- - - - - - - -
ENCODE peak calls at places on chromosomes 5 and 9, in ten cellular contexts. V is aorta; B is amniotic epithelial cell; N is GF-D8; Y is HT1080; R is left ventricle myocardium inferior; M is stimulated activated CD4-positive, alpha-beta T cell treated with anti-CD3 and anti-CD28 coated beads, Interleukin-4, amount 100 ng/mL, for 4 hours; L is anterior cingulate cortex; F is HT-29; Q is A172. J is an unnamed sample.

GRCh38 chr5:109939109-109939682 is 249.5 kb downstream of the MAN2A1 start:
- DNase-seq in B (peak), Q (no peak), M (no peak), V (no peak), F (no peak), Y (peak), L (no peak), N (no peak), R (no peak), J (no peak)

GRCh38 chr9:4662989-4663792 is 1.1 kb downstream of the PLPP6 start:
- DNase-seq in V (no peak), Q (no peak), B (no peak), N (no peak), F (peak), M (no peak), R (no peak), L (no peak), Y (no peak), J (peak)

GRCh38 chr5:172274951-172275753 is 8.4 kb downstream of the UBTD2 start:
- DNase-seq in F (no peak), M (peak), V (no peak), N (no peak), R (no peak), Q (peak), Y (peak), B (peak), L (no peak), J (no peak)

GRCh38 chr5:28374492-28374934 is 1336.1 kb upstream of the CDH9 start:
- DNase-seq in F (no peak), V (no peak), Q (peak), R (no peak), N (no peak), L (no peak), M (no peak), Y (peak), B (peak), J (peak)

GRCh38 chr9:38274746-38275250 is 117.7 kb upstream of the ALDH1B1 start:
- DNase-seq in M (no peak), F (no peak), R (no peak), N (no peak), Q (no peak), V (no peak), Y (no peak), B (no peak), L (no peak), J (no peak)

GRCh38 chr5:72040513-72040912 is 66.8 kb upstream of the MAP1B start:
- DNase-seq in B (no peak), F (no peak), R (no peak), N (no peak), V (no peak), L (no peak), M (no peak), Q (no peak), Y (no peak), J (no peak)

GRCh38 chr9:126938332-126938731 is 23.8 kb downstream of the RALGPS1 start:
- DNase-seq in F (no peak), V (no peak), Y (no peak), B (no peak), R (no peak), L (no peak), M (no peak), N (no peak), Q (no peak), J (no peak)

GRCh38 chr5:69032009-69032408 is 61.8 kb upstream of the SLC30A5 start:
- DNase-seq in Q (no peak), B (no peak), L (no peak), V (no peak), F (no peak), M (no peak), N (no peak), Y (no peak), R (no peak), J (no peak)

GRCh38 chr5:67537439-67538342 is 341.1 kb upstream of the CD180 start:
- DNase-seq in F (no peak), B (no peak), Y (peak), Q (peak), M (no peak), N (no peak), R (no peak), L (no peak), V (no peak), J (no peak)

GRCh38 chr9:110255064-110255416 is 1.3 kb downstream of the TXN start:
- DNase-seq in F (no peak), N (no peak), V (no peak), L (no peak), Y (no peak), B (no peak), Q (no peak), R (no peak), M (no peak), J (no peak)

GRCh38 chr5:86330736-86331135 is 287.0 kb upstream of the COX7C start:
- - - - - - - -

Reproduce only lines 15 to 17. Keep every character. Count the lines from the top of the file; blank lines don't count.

- DNase-seq in F (no peak), V (no peak), Y (no peak), B (no peak), R (no peak), L (no peak), M (no peak), N (no peak), Q (no peak), J (no peak)

GRCh38 chr5:69032009-69032408 is 61.8 kb upstream of the SLC30A5 start:
- DNase-seq in Q (no peak), B (no peak), L (no peak), V (no peak), F (no peak), M (no peak), N (no peak), Y (no peak), R (no peak), J (no peak)